The implication of this is that there is in fact, no evidence that polygamous marriage results in increased childbirth. In other words, the entire “Alhaji Musa married 4 wives and has 19 children” excuse, that was used to justify the patent falsehood of Kano having more inhabitants than Lagos, has been kneecapped since 1980. Furthermore, a statistical evaluation of population demographics across Niger and Chad – which very closely mirror Northern Nigeria – show nothing similar to Northern Nigeria.
Niger for example, is about 1.3x the size of Nigeria. Despite its huge land size, its total population is just about 22 million people. Ditto Chad which is about 1.2x Nigeria’s size, but sustains only 15 million people. Supposedly, once you crossed the border into Northern Nigeria, you would find a dramatic population explosion based on nothing at all except Alhaji Musa’s prolific childbearing. Since the science disagrees with the existence of this polygamy-fuelled population utopia, what is actually going on here?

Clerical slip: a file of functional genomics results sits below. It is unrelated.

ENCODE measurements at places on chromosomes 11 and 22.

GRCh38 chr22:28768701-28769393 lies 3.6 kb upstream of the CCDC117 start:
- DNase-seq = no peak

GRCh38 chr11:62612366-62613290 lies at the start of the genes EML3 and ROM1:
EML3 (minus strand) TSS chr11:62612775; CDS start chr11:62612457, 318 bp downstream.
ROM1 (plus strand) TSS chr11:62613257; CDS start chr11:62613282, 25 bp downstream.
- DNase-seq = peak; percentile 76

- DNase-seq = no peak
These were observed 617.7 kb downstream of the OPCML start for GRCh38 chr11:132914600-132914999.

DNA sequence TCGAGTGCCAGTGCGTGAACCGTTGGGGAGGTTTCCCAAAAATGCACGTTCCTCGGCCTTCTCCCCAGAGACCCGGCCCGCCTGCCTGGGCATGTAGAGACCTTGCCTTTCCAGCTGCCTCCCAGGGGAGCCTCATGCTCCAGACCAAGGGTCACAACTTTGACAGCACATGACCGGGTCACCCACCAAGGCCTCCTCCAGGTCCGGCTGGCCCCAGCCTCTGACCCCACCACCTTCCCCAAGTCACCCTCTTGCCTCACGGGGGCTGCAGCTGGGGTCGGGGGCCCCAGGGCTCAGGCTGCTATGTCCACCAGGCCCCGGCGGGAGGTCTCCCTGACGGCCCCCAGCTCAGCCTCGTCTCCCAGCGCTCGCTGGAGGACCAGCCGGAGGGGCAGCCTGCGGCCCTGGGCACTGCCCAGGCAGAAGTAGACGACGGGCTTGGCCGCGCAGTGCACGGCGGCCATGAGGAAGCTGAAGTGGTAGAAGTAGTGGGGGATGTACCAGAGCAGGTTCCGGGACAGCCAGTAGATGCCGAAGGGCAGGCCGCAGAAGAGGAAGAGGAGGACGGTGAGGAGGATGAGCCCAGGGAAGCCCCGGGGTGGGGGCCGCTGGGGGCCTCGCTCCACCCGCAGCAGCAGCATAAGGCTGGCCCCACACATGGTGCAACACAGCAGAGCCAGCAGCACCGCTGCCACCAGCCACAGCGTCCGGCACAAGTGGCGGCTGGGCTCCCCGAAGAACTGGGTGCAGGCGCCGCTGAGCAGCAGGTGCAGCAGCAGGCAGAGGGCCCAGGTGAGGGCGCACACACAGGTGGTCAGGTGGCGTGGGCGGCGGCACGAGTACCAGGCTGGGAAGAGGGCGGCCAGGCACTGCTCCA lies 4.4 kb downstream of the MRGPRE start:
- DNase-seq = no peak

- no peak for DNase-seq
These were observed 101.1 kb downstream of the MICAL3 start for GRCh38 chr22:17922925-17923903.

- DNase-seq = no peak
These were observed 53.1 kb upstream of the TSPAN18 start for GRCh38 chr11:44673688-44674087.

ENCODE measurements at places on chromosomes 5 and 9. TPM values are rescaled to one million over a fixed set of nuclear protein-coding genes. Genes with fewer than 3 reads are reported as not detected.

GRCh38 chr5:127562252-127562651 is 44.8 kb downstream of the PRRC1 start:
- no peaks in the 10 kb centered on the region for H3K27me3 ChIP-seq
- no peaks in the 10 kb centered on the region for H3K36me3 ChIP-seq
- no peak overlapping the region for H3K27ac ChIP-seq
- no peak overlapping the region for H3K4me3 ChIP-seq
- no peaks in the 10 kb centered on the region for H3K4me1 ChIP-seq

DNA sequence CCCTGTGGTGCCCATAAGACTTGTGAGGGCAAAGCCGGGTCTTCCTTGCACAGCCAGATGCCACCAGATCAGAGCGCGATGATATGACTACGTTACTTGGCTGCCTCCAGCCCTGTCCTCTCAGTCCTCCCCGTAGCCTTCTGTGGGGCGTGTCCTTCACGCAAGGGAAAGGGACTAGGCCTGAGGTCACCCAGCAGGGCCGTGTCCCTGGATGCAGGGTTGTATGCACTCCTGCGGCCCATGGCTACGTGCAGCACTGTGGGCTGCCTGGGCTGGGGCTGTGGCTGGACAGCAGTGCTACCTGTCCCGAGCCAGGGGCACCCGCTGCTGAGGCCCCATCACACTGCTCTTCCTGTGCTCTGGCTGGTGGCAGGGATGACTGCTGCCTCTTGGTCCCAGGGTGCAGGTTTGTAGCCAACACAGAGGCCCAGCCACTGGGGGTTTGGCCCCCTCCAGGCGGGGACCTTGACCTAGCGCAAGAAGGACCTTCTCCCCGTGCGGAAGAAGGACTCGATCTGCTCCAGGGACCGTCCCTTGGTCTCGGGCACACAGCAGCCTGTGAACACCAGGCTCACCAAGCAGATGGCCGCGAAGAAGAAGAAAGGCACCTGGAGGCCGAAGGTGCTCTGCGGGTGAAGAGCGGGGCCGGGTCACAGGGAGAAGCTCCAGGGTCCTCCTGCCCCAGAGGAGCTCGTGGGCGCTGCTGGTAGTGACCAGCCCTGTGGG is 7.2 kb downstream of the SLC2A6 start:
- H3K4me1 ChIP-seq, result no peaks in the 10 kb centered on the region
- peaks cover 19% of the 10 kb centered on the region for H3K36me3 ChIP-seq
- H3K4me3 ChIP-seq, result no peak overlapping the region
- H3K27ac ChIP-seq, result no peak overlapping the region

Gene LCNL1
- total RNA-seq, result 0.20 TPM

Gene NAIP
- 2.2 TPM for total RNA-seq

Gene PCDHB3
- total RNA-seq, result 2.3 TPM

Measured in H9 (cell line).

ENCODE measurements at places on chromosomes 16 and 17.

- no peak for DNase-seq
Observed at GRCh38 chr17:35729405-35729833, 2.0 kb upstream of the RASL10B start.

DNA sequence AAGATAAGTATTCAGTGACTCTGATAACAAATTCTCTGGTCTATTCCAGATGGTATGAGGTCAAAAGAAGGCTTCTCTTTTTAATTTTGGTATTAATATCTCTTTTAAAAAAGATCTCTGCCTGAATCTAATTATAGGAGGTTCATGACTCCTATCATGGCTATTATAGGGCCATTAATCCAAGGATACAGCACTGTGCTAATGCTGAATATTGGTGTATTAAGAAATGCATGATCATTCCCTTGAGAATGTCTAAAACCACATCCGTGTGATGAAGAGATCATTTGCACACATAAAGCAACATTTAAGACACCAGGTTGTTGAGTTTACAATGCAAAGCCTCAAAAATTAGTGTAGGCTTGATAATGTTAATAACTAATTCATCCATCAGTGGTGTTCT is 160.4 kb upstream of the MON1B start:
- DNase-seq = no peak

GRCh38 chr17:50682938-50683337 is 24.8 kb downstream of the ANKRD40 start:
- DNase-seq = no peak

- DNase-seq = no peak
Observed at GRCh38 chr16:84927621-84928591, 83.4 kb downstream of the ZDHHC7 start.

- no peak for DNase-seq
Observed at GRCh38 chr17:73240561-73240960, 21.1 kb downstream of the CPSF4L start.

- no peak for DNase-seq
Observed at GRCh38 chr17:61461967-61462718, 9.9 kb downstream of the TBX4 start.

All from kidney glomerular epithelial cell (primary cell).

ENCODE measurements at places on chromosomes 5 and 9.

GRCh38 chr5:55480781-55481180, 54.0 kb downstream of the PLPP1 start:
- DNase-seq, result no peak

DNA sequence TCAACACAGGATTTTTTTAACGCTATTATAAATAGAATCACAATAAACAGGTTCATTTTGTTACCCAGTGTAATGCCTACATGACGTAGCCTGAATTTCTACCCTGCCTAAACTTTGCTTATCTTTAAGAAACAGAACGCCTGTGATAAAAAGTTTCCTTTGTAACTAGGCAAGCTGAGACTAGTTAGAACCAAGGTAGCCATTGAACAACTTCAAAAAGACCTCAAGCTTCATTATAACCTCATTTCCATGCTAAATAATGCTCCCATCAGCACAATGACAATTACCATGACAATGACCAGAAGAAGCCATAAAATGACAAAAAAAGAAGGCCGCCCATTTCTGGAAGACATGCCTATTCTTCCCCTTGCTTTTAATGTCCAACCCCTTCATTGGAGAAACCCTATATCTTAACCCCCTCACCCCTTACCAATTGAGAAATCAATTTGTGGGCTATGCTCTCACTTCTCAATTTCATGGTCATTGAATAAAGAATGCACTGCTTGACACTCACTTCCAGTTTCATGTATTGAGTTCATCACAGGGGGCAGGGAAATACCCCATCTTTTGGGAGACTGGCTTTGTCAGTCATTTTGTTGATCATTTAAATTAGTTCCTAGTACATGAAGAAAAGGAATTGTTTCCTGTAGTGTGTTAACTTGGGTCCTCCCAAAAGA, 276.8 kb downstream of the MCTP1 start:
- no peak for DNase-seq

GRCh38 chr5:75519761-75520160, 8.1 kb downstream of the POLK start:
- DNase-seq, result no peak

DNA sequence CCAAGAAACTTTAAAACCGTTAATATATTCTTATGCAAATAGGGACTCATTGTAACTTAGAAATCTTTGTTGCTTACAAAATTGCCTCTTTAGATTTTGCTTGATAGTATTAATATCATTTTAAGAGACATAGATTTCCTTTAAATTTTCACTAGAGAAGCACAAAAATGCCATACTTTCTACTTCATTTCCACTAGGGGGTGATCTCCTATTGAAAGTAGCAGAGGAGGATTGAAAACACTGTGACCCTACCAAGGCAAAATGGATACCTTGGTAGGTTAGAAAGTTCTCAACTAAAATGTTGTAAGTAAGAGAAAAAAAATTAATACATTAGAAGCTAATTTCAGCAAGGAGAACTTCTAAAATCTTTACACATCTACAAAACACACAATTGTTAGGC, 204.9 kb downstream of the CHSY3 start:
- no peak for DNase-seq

The economic and political argument
Have you ever danced to a pop song from Kano? Enjoyed a new product conceptualised and manufactured in Bauchi? Perhaps listened to a podcast or watched a YouTube channel from Gombe? The answer to all these questions is obvious. In the cultural and economic retail space, Northern Nigeria might as well be Atlantis. It is a ghost – completely nonexistent. Now here is the problem with this picture. Supposedly, Kano hosts more human beings than Lagos according to the 2006 nationwide census. If we can accept that, then we can also accept that Kano has similar economic potential to Lagos.